We all know that when we say “It’s raining cats and dogs,” there are no Chihuahua puppies or Persian kittens responsible for the traffic jam on the highway. This is the definition of an idiomatic expression: a phrase that makes no sense in its literal meaning, but it describes something that we’ve conventionally agreed upon as a culture. The fun-ny part comes when these nonsense phrases, which after years and years are taken as absolutes, are literally translated into another language to the confusion (and/or amusement) of our listener. For example, in Italy it never rains like cats and dogs. Instead, it rains like sheep. Huh?
Your student might “not see the hour” (non vedo l’ora) until he meets you again; or, in idiomatic English, “he can’t wait.” If he’s a bit upset at his classmate who likes to show off his linguistic skills, he might tell him to “lower his wings” (or “eat some humble pie” in English). If he tells you “Teacher, you went to Rome and did not see the Pope,” don’t waste time explaining that you haven’t had a chance to visit The Vatican yet; he’s just telling you that you’ve neglected something important. If he fails a test, he’s obviously “gone white.” But if he cheated, he knows he has “a tail made of straw.” The list is endless. So don’t worry if some things “have no sense” (non ha senso) in the beginning, because sooner or later, they will make sense.
“Stranger” words: They are no friends of mine!
Last but not least, the dreaded false friends. There are many of them between our two languages. Here are a few of the most common among our Italian amici:
- Actually. It sounds very similar to “attualmente,” and it probably derives from the same root word, except in Italian, “attualmente” means “at the present time.”
- Eventually. Similar to “eventualmente” but instead of “sooner or later” (“primo o poi”), it means “in case,” or “in the event of.”
- Corpse. Sounds a lot like “corpo,” which in Italian is simply a “body.” In English, reporting “a dead corpse” to the police would be redundant. Not so in Italian.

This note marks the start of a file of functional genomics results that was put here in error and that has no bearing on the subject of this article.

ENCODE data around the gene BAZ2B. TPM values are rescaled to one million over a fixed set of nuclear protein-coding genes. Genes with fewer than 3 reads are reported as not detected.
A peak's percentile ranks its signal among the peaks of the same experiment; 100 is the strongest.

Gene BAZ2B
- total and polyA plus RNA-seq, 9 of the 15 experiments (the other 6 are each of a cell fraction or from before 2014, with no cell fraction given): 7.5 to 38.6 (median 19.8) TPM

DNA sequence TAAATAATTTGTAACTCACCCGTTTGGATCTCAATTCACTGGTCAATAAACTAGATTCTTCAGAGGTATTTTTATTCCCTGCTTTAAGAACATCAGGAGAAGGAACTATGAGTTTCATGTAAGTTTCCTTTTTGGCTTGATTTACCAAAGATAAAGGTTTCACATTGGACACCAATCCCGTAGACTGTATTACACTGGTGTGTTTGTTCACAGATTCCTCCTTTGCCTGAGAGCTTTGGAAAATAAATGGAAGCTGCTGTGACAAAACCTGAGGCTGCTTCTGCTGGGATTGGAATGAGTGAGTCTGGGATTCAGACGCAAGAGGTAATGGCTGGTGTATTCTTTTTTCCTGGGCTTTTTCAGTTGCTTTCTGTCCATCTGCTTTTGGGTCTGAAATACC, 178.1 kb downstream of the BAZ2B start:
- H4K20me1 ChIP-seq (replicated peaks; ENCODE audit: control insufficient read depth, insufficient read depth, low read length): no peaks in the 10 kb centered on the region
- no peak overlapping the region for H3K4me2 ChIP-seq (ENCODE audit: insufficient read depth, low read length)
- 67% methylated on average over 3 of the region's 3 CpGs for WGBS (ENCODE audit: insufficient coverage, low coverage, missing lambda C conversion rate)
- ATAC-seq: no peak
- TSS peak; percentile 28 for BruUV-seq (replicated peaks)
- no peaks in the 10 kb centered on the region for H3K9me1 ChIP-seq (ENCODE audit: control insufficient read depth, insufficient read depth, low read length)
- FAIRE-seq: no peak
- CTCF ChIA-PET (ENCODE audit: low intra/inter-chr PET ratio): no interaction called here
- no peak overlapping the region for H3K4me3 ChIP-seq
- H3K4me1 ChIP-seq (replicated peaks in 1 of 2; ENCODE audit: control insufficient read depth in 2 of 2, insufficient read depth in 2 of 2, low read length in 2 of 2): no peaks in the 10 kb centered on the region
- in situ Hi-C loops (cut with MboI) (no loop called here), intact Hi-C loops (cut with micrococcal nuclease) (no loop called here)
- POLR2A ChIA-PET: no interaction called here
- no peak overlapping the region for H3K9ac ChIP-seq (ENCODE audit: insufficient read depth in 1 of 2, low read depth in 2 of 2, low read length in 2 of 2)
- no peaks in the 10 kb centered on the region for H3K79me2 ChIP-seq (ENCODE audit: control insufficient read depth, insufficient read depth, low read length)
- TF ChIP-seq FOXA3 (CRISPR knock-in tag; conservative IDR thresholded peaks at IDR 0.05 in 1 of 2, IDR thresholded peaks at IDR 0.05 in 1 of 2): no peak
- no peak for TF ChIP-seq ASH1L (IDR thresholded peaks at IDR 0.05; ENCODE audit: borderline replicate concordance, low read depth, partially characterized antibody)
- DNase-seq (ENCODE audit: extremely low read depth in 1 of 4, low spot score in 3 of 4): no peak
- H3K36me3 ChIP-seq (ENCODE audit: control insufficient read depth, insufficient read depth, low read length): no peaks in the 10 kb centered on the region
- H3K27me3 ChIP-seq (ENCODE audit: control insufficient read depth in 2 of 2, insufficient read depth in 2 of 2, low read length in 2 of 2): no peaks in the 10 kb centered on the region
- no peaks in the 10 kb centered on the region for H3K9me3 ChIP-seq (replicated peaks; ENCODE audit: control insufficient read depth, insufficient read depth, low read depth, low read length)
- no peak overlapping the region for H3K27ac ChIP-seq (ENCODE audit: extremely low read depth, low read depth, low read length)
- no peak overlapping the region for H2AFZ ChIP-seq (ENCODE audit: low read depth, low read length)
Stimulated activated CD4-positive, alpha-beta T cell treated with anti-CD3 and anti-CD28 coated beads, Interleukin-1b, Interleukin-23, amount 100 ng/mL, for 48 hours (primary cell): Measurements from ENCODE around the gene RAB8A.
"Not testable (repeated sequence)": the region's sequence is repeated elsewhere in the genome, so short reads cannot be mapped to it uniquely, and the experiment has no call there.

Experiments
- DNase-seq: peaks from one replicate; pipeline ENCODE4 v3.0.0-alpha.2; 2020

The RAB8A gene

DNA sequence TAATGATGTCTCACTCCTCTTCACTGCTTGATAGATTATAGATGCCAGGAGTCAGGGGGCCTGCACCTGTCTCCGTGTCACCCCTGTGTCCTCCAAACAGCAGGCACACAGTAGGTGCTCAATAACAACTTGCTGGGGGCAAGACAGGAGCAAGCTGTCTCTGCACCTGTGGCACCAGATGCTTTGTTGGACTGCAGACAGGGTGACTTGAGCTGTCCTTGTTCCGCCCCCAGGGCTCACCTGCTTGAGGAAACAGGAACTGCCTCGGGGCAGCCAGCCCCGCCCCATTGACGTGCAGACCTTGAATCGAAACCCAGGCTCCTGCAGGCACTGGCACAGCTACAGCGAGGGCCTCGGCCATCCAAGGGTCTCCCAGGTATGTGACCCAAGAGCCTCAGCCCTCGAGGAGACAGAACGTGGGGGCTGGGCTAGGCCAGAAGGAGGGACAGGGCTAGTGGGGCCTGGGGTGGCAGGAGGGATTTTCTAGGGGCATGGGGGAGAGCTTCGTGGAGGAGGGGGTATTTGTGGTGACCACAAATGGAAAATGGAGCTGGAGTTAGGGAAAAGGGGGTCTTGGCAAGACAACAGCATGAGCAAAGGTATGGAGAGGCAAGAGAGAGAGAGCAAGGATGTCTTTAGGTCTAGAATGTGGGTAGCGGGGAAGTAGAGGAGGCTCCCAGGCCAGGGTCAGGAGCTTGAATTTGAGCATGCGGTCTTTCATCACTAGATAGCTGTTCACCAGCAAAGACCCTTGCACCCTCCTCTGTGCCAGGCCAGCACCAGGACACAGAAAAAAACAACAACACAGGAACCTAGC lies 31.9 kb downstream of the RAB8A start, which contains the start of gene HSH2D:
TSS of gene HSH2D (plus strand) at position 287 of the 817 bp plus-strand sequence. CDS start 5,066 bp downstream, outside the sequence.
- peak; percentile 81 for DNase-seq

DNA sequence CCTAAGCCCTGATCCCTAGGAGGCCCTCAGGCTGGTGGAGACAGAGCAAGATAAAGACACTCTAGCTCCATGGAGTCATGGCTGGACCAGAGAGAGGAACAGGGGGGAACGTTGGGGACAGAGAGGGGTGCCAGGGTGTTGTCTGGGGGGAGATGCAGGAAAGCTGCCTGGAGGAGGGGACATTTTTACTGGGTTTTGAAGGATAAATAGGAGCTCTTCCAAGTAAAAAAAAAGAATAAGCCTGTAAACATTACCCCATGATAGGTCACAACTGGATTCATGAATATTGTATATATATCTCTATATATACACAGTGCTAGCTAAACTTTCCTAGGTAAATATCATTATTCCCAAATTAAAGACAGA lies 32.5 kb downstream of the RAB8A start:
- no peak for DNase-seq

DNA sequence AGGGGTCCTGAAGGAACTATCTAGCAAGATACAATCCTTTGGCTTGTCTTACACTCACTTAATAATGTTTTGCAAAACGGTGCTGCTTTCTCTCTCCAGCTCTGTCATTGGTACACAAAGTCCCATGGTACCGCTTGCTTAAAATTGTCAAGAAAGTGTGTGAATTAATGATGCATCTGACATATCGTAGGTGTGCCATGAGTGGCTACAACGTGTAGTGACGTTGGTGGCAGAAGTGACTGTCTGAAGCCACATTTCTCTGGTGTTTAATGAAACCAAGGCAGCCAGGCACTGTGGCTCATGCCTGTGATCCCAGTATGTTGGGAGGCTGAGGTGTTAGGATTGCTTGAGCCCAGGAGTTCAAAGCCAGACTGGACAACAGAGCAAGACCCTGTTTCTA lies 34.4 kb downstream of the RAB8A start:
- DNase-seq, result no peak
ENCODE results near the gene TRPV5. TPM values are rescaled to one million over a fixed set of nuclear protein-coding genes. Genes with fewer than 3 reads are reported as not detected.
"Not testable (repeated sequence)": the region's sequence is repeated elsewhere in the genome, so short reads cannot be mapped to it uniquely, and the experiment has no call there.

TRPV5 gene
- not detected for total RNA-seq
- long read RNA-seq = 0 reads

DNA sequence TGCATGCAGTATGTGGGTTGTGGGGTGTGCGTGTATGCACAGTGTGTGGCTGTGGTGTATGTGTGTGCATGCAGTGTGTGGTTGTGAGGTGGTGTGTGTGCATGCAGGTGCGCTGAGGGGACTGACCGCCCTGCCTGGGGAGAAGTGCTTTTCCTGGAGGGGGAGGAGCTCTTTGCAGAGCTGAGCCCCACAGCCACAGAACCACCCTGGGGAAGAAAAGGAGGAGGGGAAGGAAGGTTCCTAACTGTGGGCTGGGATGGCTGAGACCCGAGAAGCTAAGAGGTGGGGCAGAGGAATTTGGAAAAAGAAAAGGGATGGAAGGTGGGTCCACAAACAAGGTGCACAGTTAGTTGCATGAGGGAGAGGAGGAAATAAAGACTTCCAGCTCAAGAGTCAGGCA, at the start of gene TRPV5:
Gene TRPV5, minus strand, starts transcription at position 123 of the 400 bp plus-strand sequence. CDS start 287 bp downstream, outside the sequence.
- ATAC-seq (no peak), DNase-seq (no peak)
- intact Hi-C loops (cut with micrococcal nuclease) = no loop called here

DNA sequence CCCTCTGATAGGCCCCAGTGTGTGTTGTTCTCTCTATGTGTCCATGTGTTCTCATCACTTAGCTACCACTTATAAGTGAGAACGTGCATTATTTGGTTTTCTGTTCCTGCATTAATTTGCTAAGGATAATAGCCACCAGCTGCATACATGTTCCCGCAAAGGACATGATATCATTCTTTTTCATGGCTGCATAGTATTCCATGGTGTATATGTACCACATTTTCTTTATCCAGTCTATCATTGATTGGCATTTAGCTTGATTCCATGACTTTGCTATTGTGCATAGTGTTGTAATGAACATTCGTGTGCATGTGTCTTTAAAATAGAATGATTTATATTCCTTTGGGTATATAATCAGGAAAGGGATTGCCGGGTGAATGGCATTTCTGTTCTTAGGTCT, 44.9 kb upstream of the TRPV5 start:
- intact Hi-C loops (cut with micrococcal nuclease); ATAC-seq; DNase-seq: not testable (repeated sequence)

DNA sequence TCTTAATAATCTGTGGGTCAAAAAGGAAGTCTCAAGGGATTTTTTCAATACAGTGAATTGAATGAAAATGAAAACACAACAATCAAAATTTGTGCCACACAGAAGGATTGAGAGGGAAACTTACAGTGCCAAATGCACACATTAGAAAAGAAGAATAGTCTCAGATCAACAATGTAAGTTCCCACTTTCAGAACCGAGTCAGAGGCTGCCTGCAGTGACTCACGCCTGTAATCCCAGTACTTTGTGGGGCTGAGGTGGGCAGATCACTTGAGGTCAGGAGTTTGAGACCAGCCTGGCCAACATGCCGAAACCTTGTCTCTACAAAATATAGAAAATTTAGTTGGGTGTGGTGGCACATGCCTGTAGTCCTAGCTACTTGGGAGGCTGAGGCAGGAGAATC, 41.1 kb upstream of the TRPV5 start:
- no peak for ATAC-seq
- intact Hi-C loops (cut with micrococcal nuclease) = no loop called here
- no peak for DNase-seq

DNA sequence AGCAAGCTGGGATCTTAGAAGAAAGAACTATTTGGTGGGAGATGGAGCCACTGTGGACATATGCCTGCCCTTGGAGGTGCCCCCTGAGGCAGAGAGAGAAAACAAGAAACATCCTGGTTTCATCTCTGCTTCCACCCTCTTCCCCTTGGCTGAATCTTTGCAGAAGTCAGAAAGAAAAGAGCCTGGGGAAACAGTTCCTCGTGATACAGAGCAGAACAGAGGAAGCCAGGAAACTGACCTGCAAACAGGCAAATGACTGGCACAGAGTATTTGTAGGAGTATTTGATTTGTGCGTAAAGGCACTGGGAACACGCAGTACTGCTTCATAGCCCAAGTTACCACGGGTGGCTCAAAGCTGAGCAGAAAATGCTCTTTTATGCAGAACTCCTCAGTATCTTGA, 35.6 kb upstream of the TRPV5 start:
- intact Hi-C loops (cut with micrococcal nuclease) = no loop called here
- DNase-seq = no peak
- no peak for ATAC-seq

- Cream. So close to “crema.” When asking for “cream” an Italian probably wants custard. “Panna,” is the Italian word for the cream that goes on top of your gelato—“whipped” cream.
- Definitely. Definitivamente: that means forever, definitively.
- Stranger. I know some Italians who have a lot of “stranger” friends. What they mean to say is “foreign” friends. Hopefully they count me among the latter group. Straniero means foreigner in Italian, while a stranger is “sconosciuto.” So don’t be offended if they say that you’re strange. But if they do, it’s probably best not to ask them to clarify; just let it go.
- Magazine. Magazzino: which means a department store or warehouse. “Rivista” is the word for the many gossip rags on sale at the newsstand.
- Factory. Fattoria. Ever heard of an assembling line in a farm? No, me either, but that’s what a “fattoria” is: a farm, not a factory. “Fabbrica,” is the word for factory, while fabric is “stoffa,” in Italian.
Confused yet? OK, just one more. But it’s an important one.
- Preservative. Preservativo. No, no, and no! Not the chemicals that they put in your food, but rather a condom. Try not to let your students make this mistake!
Well, once again I’m having some fun at the expense of my amici italiani. But I promise to give equal time to my Italian teacher sooner or later so that she may exact some revenge on behalf of Italians world-wide. And if you think that I can be sarcastic, wait until you hear from her!